bezoar44 | Aug 17, 2015 |
The Yacoubian Building written by Alaa AL Aswany is the story of the residents of a 'faded glory' building in downtown Cairo. Living in the main building itself, there is Zaki Bey el Dessouki, an aging playboy, who's main concern is his next female conquest and his one legged servant Abaskharon. Then there's Hatim Rasheed, the editor in chief of a french newspaper in Cairo and an eccentric homosexual. Finally there's Hagg Muhammad Azzam, a corrupt, drug dealing, businessman who wants to enter politics and is willing to bribe his way in. On the roof living in tiny rooms is another level of society. Taha el Shazli is a dedicated student making good grades but is rejected by the Police Academy because his father is a doorman. Busayna is a graduate of the Commercial College and is overwhelmed by the overt sexual harassment in the workplace. Malak is a shirtmaker by trade and relentless is his pursuit of property on the roof. Finally, there is Abd Rabbuh, the lover of Hatim.

The characters are all extremely flawed, which makes them believable. Even so, the author sucks the reader into their stories. There are twists and turns that reflect the current politics and ideals in Cairo. It is an interesting book and worth reading, but don't look for too many happy endings. ( )
  ElizabethBraun | Apr 10, 2015 |
Showing 1-5 of 49 (next | show all)
no reviews | add a review

» Add other authors (28 possible)

Author nameRoleType of authorWork?Status
Alaa Al Aswanyprimary authorall editionsconfirmed
Alibek, PiusTranslatorsecondary authorsome editionsconfirmed
Davies, HumphreyTranslatorsecondary authorsome editionsconfirmed
You must log in to edit Common Knowledge data.
For more help see the Common Knowledge help page.
Series (with order)
Canonical title
Original title
Alternative titles
Original publication date
Important places
Important events
Related movies
Information from the Italian Common Knowledge. Edit to localize it to your language.
Awards and honors
To My Guardian Angel - Iman Taymur
First words
The distance between Baehler Passage, where Zaki Bey el Dessouki lives, and his office in the Yacoubian Building is not more than a hundred meters, but it takes him an hour to cover it each morning as he is obliged to greet his friends on the street.
Last words
(Click to show. Warning: May contain spoilers.)
Disambiguation notice
Original title: 'Imarat Ya'qubyan
Publisher's editors
Publisher series
Information from the Italian Common Knowledge. Edit to localize it to your language.
Original language

References to this work on external resources.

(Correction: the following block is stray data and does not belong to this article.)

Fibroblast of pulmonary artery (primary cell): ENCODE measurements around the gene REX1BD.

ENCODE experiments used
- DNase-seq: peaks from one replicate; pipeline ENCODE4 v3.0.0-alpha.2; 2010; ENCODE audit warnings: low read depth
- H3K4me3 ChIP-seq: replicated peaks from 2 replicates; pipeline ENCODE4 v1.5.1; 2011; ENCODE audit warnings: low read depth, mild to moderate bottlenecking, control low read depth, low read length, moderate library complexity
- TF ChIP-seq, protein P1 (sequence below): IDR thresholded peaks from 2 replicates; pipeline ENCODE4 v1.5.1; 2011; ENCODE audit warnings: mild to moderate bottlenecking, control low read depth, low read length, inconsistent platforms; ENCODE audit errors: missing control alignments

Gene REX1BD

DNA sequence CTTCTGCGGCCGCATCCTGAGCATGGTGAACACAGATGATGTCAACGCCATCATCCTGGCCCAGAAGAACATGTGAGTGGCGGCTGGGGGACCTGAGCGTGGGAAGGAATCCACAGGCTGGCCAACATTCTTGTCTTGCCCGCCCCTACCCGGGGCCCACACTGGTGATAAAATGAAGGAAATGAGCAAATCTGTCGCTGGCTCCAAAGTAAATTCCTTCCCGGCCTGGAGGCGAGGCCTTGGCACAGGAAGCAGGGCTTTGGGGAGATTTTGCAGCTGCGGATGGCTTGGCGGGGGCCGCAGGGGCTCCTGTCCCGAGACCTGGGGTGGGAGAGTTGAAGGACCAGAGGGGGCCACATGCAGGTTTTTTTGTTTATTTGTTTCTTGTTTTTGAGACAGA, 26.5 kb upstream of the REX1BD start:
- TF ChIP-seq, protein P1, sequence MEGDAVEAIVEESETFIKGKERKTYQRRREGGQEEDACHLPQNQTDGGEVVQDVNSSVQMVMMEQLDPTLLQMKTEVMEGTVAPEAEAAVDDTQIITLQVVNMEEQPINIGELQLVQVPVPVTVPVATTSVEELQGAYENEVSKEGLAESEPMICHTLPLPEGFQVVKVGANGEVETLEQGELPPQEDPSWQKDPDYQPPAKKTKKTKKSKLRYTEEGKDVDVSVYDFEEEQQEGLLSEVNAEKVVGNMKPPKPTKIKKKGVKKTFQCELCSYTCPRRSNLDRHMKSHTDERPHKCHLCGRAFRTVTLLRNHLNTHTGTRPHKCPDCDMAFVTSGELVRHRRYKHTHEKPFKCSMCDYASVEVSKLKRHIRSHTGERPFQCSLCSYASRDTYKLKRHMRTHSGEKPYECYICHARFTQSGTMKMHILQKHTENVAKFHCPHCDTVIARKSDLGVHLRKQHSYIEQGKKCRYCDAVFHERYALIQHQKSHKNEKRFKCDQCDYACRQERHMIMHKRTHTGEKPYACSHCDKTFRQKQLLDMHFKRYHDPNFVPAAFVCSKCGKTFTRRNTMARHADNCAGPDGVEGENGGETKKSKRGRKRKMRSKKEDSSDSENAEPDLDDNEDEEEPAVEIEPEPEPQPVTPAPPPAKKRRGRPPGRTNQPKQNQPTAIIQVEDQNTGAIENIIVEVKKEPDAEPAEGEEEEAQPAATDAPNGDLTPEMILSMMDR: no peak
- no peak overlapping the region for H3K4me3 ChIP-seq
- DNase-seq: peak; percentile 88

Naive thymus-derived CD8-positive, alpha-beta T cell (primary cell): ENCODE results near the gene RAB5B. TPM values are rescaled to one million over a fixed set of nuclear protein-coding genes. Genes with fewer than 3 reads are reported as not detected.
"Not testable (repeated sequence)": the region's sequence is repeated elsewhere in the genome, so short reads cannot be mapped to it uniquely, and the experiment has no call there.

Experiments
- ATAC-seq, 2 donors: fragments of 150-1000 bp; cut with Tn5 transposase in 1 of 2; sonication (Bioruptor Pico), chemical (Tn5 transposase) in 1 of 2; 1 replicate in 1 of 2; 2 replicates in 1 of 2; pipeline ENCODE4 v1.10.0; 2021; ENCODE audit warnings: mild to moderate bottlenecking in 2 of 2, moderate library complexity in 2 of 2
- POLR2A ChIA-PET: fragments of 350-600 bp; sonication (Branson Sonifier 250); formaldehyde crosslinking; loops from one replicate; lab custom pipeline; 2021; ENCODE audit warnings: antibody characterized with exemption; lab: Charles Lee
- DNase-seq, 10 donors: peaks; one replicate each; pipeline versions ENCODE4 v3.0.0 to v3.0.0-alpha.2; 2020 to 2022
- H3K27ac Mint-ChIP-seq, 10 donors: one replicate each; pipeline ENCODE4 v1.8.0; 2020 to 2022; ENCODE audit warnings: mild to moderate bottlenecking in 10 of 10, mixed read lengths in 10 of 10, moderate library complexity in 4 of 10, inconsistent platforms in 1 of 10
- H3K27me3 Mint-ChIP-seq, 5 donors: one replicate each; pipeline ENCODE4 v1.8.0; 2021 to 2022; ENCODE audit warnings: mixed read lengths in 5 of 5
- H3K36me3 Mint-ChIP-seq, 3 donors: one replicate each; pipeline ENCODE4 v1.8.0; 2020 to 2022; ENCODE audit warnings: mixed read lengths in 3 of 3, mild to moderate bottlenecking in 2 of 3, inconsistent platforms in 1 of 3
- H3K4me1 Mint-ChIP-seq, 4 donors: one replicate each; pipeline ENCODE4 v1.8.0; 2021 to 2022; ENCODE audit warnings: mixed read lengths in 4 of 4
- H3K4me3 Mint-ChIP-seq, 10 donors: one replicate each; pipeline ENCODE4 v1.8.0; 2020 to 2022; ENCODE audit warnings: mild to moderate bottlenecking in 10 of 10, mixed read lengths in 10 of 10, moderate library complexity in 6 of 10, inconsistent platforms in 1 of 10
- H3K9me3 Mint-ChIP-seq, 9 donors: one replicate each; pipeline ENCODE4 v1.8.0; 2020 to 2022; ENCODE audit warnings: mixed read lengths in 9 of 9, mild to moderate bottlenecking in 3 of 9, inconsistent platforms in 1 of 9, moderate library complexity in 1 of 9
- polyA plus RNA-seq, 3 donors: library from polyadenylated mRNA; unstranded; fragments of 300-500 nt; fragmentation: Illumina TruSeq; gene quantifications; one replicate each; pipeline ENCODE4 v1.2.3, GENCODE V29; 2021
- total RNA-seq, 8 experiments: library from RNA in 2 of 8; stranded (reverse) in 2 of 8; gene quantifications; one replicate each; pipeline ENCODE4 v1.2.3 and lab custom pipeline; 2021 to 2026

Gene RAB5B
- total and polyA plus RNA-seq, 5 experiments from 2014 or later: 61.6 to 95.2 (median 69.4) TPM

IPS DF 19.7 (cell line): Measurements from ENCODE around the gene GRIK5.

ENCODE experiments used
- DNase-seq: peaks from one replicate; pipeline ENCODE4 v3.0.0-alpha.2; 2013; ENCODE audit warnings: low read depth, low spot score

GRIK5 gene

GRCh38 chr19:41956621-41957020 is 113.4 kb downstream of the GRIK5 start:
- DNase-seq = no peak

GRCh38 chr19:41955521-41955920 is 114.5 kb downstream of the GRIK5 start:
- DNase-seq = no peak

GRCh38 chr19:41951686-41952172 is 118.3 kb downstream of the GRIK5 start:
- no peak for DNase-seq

Wikipedia in English (1)

Book description
Haiku summary

Amazon.com Product Description (ISBN 0060878134, Paperback)

This controversial bestselling novel in the Arab world reveals the political corruption, sexual repression, religious extremism, and modern hopes of Egypt today.

All manner of flawed and fragile humanity reside in the Yacoubian Building, a once-elegant temple of Art Deco splendor now slowly decaying in the smog and bustle of downtown Cairo: a fading aristocrat and self-proclaimed "scientist of women"; a sultry, voluptuous siren; a devout young student, feeling the irresistible pull toward fundamentalism; a newspaper editor helplessly in love with a policeman; a corrupt and corpulent politician, twisting the Koran to justify his desires.

These disparate lives careen toward an explosive conclusion in Alaa Al Aswany's remarkable international bestseller. Teeming with frank sexuality and heartfelt compassion, this book is an important window on to the experience of loss and love in the Arab world.

(retrieved from Amazon Thu, 12 Mar 2015 18:22:16 -0400)

The lives and fortunes of the inhabitants of the Yacoubian Building, a once elegant, Art Deco apartment building in the heart of downtown Cairo, intertwine as the destinies of a fading aristocrat, voluptuous siren, devout young doorman, secretly gay newspaper editor, roof- squatting tailor, and corrupt politician come together.… (more)

(summary from another edition)

» see all 2 descriptions

Quick Links

Swap Ebooks Audio
9 avail.
70 wanted
4 pay

Popular covers


Average: (3.59)
1 10
1.5 1
2 23
2.5 20
3 118
3.5 48
4 176
4.5 12
5 54

Is this you?

Become a LibraryThing Author.


Help/FAQs | About | Privacy/Terms | Blog | Store | Contact | LibraryThing.com | APIs | WikiThing | Common Knowledge | Legacy Libraries | Early Reviewers | 107,574,541 books! | Top bar: Always visible